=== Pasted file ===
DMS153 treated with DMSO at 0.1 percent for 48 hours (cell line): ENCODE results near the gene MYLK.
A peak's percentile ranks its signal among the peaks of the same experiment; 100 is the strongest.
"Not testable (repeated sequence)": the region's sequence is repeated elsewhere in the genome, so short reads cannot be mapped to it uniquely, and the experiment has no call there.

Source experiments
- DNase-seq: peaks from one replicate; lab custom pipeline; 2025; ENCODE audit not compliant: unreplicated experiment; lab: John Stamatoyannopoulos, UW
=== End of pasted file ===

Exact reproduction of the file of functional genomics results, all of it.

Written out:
DMS153 treated with DMSO at 0.1 percent for 48 hours (cell line): ENCODE results near the gene MYLK.
A peak's percentile ranks its signal among the peaks of the same experiment; 100 is the strongest.
"Not testable (repeated sequence)": the region's sequence is repeated elsewhere in the genome, so short reads cannot be mapped to it uniquely, and the experiment has no call there.

Source experiments
- DNase-seq: peaks from one replicate; lab custom pipeline; 2025; ENCODE audit not compliant: unreplicated experiment; lab: John Stamatoyannopoulos, UW